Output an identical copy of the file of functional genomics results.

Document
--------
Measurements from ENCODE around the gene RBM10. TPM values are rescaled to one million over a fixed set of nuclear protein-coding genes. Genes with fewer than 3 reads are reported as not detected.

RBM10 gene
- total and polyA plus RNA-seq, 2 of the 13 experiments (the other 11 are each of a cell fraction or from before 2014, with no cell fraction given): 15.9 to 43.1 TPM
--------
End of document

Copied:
Measurements from ENCODE around the gene RBM10. TPM values are rescaled to one million over a fixed set of nuclear protein-coding genes. Genes with fewer than 3 reads are reported as not detected.

RBM10 gene
- total and polyA plus RNA-seq, 2 of the 13 experiments (the other 11 are each of a cell fraction or from before 2014, with no cell fraction given): 15.9 to 43.1 TPM